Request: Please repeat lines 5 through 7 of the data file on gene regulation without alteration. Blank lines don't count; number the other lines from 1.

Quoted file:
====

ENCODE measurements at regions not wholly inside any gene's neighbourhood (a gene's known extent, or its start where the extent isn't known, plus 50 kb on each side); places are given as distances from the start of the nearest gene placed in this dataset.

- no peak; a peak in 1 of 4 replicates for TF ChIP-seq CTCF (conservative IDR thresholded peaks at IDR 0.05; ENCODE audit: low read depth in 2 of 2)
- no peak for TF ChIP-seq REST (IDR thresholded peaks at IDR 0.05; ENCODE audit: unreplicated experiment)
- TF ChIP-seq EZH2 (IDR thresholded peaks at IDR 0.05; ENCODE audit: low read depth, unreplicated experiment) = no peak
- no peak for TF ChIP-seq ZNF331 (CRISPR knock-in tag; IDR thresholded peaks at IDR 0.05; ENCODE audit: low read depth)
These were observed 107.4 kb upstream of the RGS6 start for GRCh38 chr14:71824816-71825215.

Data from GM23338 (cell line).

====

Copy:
- no peak for TF ChIP-seq ZNF331 (CRISPR knock-in tag; IDR thresholded peaks at IDR 0.05; ENCODE audit: low read depth)
These were observed 107.4 kb upstream of the RGS6 start for GRCh38 chr14:71824816-71825215.

Data from GM23338 (cell line).